It looks like you're using an Ad Blocker.
Please white-list or disable AboveTopSecret.com in your ad-blocking tool.
Some features of ATS will be disabled while you continue to use an ad-blocker.
Originally posted by pellian
reply to post by Sectumsempra
Please define G-D Torah and the jewish people.
The fact of G-d's existence is accepted almost without question. Proof is not needed, and is rarely offered. The Torah begins by stating "In the beginning, G-d created..." It does not tell who G-d is or how He was created. In general, Judaism views the existence of G-d as a necessary prerequisite for the existence of the universe. The existence of the universe is sufficient proof of the existence of G-d.
One of the primary expressions of Jewish faith, recited twice daily in prayer, is the Shema, which begins "Hear, Israel: The L-rd is our G-d, The L-rd is one." This simple statement encompasses several different ideas: 1. There is only one G-d. No other being participated in the work of creation. 2. G-d is a unity. He is a single, whole, complete indivisible entity. He cannot be divided into parts or described by attributes. Any attempt to ascribe attributes to G-d is merely man's imperfect attempt to understand the infinite. 3. G-d is the only being to whom we should offer praise. The Shema can also be translated as "The L-rd is our G-d, The L-rd alone," meaning that no other is our G-d, and we should not pray to any other.
Everything in the universe was created by G-d and only by G-d. Judaism completely rejects the dualistic notion that evil was created by Satan or some other deity. All comes from G-d. As Isaiah said, "I am the L-rd, and there is none else. I form the light and create darkness, I make peace and create evil. I am the L-rd, that does all these things." (Is. 45:6-7).
Although many places in scripture and Talmud speak of various parts of G-d's body (the Hand of G-d, G-d's wings, etc.) or speak of G-d in anthropomorphic terms (G-d walking in the garden of Eden, G-d laying tefillin, etc.), Judaism firmly maintains that G-d has no body. Any reference to G-d's body is simply a figure of speech, a means of making G-d's actions more comprehensible to beings living in a material world. Much of Rambam's Guide for the Perplexed is devoted to explaining each of these anthropomorphic references and proving that they should be understood figuratively. We are forbidden to represent G-d in a physical form. That is considered idolatry. The sin of the Golden Calf incident was not that the people chose another deity, but that they tried to represent G-d in a physical form.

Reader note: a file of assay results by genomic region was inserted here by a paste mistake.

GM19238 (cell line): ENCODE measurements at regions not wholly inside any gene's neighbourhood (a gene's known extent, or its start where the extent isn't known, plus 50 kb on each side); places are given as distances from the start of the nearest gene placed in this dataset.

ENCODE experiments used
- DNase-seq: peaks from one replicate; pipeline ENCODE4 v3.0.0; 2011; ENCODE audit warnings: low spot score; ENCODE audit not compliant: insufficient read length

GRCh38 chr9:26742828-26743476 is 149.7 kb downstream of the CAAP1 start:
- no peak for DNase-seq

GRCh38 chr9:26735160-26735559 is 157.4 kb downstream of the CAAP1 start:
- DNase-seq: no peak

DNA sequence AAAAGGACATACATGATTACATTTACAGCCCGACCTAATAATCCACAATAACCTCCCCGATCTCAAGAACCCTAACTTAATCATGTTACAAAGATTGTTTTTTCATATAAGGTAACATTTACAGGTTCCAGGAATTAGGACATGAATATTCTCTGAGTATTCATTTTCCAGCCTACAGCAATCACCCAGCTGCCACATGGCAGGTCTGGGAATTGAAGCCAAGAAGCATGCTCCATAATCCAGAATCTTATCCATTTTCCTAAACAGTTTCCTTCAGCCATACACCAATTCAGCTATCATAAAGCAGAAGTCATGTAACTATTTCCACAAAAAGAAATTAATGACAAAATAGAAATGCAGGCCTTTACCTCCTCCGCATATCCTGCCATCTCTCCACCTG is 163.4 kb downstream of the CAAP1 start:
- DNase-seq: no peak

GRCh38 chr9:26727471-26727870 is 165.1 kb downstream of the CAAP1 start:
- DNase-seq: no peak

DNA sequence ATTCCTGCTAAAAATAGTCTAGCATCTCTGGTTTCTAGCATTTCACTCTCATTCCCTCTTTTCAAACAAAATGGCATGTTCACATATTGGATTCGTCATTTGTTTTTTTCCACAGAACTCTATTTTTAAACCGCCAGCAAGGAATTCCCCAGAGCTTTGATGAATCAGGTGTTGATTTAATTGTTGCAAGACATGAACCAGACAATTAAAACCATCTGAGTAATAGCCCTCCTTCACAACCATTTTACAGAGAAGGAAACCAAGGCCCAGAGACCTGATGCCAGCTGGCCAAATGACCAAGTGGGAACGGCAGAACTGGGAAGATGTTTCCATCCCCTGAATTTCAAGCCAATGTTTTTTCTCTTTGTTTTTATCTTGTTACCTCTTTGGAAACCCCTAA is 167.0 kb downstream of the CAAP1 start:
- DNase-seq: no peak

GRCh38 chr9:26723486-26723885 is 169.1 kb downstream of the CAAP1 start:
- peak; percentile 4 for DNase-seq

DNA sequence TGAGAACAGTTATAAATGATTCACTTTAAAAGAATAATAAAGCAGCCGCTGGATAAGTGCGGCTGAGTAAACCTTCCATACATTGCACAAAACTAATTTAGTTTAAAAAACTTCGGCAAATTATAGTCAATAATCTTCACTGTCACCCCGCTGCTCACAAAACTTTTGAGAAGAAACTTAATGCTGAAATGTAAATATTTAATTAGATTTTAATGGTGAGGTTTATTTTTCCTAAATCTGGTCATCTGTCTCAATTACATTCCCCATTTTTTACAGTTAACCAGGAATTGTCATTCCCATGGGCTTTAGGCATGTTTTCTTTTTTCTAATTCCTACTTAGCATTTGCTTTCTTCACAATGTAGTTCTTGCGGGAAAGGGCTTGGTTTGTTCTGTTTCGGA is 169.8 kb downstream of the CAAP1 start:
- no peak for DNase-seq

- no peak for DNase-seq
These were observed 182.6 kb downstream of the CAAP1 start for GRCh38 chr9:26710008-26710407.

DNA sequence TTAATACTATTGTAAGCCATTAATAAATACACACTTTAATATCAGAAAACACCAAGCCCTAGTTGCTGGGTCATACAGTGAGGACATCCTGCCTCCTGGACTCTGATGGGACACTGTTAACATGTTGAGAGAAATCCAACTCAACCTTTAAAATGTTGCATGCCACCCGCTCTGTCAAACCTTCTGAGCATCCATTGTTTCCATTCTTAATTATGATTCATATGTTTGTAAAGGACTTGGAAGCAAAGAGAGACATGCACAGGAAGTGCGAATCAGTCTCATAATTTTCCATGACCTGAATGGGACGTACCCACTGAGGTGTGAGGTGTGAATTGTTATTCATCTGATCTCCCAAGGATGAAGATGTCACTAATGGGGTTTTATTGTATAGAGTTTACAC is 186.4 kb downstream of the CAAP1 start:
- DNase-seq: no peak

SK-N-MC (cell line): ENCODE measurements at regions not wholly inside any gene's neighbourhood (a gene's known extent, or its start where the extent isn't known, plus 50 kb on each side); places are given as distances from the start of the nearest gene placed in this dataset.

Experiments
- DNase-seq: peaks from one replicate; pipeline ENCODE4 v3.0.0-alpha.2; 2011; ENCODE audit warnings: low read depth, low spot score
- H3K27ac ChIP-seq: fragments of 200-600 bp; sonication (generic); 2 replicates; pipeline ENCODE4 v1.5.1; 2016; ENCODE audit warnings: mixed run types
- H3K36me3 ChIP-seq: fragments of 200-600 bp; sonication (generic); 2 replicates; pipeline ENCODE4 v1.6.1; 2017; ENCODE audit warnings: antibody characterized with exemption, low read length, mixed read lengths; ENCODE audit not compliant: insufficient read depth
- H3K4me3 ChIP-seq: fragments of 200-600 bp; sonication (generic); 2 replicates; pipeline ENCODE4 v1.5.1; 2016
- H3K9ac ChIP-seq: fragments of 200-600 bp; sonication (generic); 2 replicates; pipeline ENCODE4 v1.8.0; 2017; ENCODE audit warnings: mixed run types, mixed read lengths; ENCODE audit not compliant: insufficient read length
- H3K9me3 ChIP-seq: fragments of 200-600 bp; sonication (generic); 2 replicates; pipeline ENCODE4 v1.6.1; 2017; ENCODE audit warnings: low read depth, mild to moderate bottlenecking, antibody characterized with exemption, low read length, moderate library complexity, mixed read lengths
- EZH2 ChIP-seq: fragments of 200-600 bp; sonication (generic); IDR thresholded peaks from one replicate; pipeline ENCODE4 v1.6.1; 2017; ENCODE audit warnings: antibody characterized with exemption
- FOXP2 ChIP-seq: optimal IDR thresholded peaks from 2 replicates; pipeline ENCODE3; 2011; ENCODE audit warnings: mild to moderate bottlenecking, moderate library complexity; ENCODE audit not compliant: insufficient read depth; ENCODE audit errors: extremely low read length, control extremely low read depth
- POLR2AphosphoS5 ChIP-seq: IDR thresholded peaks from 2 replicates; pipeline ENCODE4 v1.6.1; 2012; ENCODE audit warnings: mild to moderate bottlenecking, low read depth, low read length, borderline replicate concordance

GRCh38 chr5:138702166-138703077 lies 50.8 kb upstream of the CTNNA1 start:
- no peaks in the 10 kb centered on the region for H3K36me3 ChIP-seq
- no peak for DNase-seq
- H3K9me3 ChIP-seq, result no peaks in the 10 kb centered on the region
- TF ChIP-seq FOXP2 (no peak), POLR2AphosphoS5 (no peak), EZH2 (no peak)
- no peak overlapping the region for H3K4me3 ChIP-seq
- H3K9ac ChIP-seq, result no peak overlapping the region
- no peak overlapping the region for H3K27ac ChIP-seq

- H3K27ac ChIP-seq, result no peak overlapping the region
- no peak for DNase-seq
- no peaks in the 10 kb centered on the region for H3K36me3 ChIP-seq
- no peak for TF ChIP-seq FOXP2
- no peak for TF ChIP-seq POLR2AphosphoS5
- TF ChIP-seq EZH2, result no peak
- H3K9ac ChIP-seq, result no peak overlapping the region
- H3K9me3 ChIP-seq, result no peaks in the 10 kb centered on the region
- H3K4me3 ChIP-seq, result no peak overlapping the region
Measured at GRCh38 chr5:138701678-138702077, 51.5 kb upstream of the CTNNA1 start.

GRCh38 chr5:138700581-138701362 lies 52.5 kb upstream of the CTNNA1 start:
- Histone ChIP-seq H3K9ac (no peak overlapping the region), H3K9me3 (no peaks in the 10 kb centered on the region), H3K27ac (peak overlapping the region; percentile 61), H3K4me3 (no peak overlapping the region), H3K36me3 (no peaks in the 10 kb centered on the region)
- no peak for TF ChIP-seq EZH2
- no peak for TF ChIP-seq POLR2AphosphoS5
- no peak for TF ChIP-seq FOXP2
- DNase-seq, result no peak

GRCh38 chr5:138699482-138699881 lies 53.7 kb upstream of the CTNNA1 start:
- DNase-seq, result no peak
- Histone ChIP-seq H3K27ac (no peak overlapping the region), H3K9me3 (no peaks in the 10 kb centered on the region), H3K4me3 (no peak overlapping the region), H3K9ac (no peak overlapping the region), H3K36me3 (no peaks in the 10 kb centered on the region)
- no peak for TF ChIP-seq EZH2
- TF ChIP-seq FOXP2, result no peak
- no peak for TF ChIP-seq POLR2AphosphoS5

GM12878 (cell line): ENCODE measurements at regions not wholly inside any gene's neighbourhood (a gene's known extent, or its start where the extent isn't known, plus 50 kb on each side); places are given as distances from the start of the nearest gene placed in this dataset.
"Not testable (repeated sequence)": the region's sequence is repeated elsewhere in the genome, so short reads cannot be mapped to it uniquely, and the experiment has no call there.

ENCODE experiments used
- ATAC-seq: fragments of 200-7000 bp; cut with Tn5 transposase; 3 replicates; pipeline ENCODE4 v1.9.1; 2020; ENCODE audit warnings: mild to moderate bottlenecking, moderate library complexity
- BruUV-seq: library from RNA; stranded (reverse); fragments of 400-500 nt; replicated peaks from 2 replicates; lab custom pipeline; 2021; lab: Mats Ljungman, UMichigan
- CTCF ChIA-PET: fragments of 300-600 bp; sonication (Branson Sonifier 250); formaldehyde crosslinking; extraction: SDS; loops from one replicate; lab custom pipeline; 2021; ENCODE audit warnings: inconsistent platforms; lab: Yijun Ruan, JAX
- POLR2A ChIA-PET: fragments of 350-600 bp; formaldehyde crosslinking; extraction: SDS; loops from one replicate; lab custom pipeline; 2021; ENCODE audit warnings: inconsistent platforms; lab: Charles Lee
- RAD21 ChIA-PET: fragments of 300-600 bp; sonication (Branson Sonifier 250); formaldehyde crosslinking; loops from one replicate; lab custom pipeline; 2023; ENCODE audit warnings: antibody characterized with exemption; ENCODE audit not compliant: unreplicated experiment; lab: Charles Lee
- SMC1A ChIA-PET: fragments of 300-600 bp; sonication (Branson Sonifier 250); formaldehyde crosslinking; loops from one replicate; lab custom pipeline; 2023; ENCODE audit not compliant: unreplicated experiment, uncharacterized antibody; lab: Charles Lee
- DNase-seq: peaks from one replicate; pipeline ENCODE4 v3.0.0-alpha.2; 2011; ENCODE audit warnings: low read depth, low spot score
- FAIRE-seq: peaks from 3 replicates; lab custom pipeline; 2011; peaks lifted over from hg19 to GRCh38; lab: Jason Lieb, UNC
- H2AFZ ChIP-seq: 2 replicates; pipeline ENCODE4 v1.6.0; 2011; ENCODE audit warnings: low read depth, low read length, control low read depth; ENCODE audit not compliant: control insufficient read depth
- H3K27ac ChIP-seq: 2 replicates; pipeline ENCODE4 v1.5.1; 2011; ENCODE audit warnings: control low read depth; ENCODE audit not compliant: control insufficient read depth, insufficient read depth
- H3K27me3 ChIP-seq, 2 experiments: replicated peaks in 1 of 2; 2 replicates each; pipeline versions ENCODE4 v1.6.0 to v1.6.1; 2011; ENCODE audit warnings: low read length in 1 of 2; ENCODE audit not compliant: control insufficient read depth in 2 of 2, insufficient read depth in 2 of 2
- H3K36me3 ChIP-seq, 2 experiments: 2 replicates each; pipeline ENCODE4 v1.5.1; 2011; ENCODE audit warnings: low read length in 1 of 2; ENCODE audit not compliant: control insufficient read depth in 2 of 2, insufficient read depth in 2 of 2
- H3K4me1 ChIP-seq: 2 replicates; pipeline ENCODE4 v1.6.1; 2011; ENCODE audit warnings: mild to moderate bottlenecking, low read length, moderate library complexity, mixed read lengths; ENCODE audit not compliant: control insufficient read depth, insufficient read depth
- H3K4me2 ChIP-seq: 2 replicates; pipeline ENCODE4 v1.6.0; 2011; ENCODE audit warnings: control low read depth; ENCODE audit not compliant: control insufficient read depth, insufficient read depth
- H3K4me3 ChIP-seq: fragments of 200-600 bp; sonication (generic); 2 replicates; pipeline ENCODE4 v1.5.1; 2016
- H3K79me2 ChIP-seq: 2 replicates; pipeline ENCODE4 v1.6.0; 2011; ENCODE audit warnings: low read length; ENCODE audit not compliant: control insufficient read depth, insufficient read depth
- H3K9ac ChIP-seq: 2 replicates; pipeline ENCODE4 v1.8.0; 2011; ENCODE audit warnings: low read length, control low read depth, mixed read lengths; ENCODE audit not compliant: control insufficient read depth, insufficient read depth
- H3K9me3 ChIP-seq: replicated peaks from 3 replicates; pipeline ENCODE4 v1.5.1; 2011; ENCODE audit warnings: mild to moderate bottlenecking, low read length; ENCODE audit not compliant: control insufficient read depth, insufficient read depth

This followed directly from the fact that G-d has no physical form. As one rabbi explained it to me, G-d has no body, no genitalia, therefore the very idea that G-d is male or female is patently absurd. We refer to G-d using masculine terms simply for convenience's sake, because Hebrew has no neutral gender; G-d is no more male than a table is. Although we usually speak of G-d in masculine terms, there are times when we refer to G-d using feminine terms. The Shechinah, the manifestation of G-d's presence that fills the universe, is conceived of in feminine terms, and the word Shechinah is a feminine word. G-d is Omnipresent
G-d is in all places at all times. He fills the universe and exceeds its scope. He is always near for us to call upon in need, and He sees all that we do. Closely tied in with this idea is the fact that G-d is universal. He is not just the G-d of the Jews; He is the G-d of all nations.
G-d can do anything. It is said that the only thing that is beyond His power is the fear of Him; that is, we have free will, and He cannot compel us to do His will. This belief in G-d's omnipotence has been sorely tested during the many persecutions of Jews, but we have always maintained that G-d has a reason for allowing these things, even if we in our limited perception and understanding cannot see the reason.
G-d knows all things, past, present and future. He knows our thoughts.
G-d transcends time. He has no beginning and no end. He will always be there to fulfill his promises. When Moses asked for G-d's name, He replied, "Ehyeh asher ehyeh." That phrase is generally translated as, "I am that I am," but the word "ehyeh" can be present or future tense, meaning "I am what I will be" or "I will be what I will be." The ambiguity of the phrase is often interpreted as a reference to G-d's eternal nature.
• Torah in the narrowest sense refers to the first five books of the Bible • In a broader sense, Torah includes all Jewish law and tradition • Torah was given to Moses in written form with oral commentary • The oral component is now written in the Talmud • There are additional important writings